Bank of America Theatre
The Bank of America Theatre is a theater operated by Broadway In Chicago, a Nederlander Presentation. Formerly known as the LaSalle Bank Theatre, the Sam Shubert Theatre and the Majestic Theatre, it is located at 18 West Monroe Street in the Loop area of downtown Chicago, Illinois. The theater presents touring Broadway shows.
The theatre opened in 1906 as the Majestic Theatre, named for The Majestic Building in which it was housed. The Majestic was originally a popular vaudeville theater. It offered some 12-15 vaudeville acts running from 1:30 pm to 10:30 pm, six days a week. By the 1920s the theater had become part of the Orpheum Circuit and presented many famous vaudeville headliners including Al Jolson, Eddie Foy, Harry Houdini, Lily Langtry, and Fanny Brice.
In 1932, the theatre closed during the Great Depression. In 1945, the theatre was purchased by the Shubert Organization, remodeled, and reopened as the Sam Shubert Theatre. The building was sold to the Nederlander Organization in 1991 however the land continued to be owned by Chicago Public Schools until 1997 when it also was purchased by Nederlander. Between January 2005 and May 2006, the theatre underwent restoration and a name change to the LaSalle Bank Theatre and floors 4-21 of the adjoining office building were converted to Hampton Inn Majestic hotel. The hotel & theatre share the building, with the theatre on floors 1-6 & the hotel on floors 4-21. The hotel has a small entrance west of the theatre entrance with its own address of 22 W Monroe Street. Since 2000, the theatre has been operated by Broadway In Chicago and has hosted pre-Broadway productions and world premieres. In May 2008, the theater was renamed the Bank of America Theatre, as LaSalle Bank was acquired by that company in 2007.
Being the first theater built in Chicago after the Iroquois Theatre fire, the LaSalle Bank Theatre was specially credited for its fire safety. This theater was also constructed to bring a more elegant audience into the vaudeville circuit. The architects, Edmund R. Krause and the Rapp Brothers (George and Cornelius), thought that by using decadent colors and textures they could attract a more upper-class crowd than vaudeville was used to. The house of the theater also has two prosceniums. These were constructed to racially segregate the audience, as they prohibit patrons on the ground level from being able to see the patrons above them. Also, by some sources, this theater was once Chicago's tallest building.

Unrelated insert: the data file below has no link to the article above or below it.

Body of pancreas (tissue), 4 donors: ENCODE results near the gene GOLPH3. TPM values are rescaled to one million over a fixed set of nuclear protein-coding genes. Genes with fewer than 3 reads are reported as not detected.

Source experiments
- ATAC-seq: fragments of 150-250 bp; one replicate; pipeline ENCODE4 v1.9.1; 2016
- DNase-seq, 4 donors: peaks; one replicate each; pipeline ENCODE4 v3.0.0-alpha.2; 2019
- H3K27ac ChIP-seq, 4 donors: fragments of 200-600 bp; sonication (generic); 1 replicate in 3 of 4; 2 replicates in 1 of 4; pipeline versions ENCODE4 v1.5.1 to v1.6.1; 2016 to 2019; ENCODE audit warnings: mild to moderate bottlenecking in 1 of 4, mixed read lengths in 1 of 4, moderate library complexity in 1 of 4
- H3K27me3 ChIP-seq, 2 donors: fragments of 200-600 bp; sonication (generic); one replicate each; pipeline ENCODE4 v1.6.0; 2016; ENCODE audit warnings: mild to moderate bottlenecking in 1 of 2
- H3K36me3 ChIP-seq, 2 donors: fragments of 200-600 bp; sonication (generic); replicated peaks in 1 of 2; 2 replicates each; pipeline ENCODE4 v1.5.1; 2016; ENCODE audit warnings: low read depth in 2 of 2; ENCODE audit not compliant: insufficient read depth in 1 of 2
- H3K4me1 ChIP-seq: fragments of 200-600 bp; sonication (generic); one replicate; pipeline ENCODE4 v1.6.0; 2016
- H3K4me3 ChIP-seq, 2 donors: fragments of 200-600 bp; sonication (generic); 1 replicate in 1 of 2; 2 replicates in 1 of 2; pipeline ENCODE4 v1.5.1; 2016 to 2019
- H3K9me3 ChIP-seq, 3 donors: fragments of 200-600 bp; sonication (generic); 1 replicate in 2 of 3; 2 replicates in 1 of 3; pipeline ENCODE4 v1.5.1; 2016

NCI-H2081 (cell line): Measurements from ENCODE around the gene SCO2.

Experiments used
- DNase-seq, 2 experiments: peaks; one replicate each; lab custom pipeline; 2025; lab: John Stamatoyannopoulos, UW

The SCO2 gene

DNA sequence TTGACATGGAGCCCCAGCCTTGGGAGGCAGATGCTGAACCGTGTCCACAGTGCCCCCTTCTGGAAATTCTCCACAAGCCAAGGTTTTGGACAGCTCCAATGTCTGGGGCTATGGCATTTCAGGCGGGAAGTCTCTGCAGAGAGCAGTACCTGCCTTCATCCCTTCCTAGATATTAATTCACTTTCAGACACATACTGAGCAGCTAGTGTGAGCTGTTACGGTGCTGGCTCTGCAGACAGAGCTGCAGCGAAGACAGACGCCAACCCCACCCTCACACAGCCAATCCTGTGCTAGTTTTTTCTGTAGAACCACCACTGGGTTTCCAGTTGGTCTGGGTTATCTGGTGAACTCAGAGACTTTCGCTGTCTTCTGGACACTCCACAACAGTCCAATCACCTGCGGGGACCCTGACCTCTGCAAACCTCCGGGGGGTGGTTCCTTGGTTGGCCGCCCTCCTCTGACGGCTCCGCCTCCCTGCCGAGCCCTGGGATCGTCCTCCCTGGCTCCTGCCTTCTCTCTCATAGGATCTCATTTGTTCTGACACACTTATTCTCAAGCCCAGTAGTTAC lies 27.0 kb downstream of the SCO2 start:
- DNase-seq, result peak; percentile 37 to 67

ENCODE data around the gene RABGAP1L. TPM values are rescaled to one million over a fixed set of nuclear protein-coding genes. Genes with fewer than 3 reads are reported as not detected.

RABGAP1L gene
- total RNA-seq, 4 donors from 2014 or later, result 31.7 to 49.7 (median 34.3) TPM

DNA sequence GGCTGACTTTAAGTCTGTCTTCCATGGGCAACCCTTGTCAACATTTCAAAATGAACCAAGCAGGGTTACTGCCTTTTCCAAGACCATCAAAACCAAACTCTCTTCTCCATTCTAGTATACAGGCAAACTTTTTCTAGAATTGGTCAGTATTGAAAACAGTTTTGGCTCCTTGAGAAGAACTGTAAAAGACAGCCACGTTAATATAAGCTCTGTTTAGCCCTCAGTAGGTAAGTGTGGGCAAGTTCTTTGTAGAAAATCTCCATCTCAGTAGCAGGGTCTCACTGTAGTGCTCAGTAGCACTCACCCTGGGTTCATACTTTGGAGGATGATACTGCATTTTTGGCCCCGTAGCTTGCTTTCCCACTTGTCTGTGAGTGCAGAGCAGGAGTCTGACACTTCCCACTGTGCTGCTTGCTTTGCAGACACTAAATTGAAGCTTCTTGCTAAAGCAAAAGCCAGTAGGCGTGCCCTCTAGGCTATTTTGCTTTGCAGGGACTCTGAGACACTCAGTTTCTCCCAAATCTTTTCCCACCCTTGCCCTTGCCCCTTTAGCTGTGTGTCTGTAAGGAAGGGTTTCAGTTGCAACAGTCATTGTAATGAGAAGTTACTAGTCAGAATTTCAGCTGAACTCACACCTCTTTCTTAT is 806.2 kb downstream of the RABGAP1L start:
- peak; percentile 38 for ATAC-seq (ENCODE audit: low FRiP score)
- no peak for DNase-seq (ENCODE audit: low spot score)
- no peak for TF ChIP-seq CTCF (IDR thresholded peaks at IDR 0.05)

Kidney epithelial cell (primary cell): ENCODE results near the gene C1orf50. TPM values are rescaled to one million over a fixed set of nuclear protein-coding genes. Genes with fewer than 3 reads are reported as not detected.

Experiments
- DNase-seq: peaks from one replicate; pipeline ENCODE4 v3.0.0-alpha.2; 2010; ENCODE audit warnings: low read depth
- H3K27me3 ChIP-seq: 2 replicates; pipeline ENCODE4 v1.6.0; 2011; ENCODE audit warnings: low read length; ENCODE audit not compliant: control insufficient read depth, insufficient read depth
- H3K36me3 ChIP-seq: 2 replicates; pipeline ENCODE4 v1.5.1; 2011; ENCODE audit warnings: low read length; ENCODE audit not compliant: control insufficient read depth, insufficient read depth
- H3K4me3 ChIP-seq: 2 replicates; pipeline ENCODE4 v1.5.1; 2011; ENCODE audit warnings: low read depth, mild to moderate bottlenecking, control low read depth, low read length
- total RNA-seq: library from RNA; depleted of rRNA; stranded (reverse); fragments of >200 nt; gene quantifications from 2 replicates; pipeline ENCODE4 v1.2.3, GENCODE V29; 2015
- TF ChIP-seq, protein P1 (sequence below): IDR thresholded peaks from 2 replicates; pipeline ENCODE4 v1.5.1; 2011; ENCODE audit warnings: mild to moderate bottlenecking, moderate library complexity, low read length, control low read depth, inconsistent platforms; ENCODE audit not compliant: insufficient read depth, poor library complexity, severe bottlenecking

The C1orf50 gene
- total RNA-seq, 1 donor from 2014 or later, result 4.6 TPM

During the 2005-2006 restoration, elevators were finally installed within the theatre. Previously, patrons had to exit the theatre and use the elevators in the office building to reach the balcony. As part of the general revamp of the theater, paint chips were analyzed and the theater was repainted in what is believed to be the original color scheme. Most of the original fixtures, as well as the mosaic floor installed in the lobby when the theater opened in 1906, remain. A hidden archway in the lobby concession space was also uncovered during the restoration. This elaborately decorated arch had been walled-over years ago and was forgotten until construction began. The theatre now holds 1800 seats.
This theatre has been home to many pre-Broadway tours and World premieres. Michael Crawford played a one-night benefit concert for the newly restored theatre's opening night May 24, 2006. Martin Short performed in his sketch comedy satire Martin Short: Fame Becomes Me for two weeks in July 2006. High School Musical premiered in July 2007 during its pre-Broadway tour. Jersey Boys began a 28-month run at the theatre in October 2007, followed by the pre-Broadway premiere of Cyndi Lauper's Kinky Boots in October and November 2012. The theatre hosted a sit-down production of The Book of Mormon which officially opened on December 19, 2012 and played through October 6, 2013.
As the Shubert Theater, the venue hosted the premiere of The Goodbye Girl in 1993 prior to its Broadway run. The show was an adaption by Neil Simon of his screenplay of the same name with music by Marvin Hamlisch and lyrics by David Zippel and starred Bernadette Peters and Martin Short. In July 1995, the stage adaption of Victor/Victoria premiered starring Julie Andrews, Tony Roberts and Michael Nouri. It ran until September when it moved to New York. In December 2001, John Lithgow starred in Sweet Smell of Success. Movin' Out, based on the songs of Billy Joel and conceived, choreographed and directed by Twyla Tharp, premiered in June 2002. The final production before renovation was Monty Python's Spamalot which began its pre-Broadway run in December 2004. The production was directed by Tony and Academy Award-winner Mike Nichols and starred David Hyde Pierce, Tim Curry and Hank Azaria.
- Alex Witchel (25 July 1991). "Nederlander Buys Lease To Chicago`s Shubert - But Will The Name Change?". Chicago Tribune (ChicagoTribune.com). Retrieved 2011-05-03.
- Gary Washburn (8 May 1997). "Schools, Downtown Gain By 2 Land Sales Council Panel Backs Art Institute, Shubert Deals". Chicago Tribune (Chicagotribune.com). Retrieved 2011-05-03.
- Davies, Janet (7 February 2006). "Shubert Theater to reopen with new name, new look". ABC 7 News, Chicago. Archived from the original on 21 May 2011. Retrieved 2011-05-03.
- Di Nunzio, Miriam (21 May 2006). "Curtain rises on LaSalle Bank Theatre: Former Shubert gets 21st Century Renovation". Chicago Sun-Times. Retrieved 2011-05-03.
- "Broadway In Chicago Theatre Archive". BroadwayinChicago.com. Archived from the original on 24 July 2008. Retrieved 2008-07-25.
- "Martin Short: Fame Becomes Me". Broadway in Chicago. Retrieved 2013-10-22.